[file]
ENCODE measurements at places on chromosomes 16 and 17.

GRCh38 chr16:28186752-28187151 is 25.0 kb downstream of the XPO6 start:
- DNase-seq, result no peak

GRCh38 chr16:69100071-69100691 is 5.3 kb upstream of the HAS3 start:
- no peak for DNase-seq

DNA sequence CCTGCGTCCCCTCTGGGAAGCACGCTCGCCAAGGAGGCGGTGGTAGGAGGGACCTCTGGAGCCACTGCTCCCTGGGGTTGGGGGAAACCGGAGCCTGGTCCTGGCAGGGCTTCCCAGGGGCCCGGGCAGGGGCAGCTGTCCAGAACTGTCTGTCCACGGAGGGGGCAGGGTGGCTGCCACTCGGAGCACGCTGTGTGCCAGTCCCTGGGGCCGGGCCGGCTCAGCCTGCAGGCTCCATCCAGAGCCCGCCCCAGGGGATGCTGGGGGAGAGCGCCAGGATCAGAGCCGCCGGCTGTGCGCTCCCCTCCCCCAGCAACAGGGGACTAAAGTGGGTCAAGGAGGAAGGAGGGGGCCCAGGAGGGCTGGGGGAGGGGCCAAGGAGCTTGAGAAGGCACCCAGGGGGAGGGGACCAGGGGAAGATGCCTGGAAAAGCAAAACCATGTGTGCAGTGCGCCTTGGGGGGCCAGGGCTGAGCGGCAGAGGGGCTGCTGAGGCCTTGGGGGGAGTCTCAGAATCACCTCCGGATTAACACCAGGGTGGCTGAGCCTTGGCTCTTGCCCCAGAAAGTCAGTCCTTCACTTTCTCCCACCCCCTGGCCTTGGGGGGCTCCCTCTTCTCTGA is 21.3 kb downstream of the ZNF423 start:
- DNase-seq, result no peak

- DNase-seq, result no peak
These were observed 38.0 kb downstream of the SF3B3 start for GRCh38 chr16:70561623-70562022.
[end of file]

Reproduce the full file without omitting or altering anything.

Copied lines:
ENCODE measurements at places on chromosomes 16 and 17.

GRCh38 chr16:28186752-28187151 is 25.0 kb downstream of the XPO6 start:
- DNase-seq, result no peak

GRCh38 chr16:69100071-69100691 is 5.3 kb upstream of the HAS3 start:
- no peak for DNase-seq

DNA sequence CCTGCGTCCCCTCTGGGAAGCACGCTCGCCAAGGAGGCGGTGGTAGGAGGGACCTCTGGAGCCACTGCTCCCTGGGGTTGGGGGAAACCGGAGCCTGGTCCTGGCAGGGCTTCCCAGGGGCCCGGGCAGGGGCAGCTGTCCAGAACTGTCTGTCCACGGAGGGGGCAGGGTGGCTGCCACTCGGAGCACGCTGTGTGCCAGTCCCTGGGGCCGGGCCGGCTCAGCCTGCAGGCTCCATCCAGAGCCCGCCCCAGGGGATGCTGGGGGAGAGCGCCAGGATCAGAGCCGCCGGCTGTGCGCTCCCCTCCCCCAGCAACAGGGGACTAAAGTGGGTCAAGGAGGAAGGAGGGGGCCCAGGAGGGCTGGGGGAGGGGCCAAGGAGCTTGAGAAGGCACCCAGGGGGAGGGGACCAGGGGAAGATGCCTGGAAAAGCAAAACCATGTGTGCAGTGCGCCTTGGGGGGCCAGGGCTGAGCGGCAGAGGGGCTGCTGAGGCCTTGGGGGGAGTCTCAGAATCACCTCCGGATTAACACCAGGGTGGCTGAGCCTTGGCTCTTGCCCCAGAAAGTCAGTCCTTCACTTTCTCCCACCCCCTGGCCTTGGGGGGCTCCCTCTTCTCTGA is 21.3 kb downstream of the ZNF423 start:
- DNase-seq, result no peak

- DNase-seq, result no peak
These were observed 38.0 kb downstream of the SF3B3 start for GRCh38 chr16:70561623-70562022.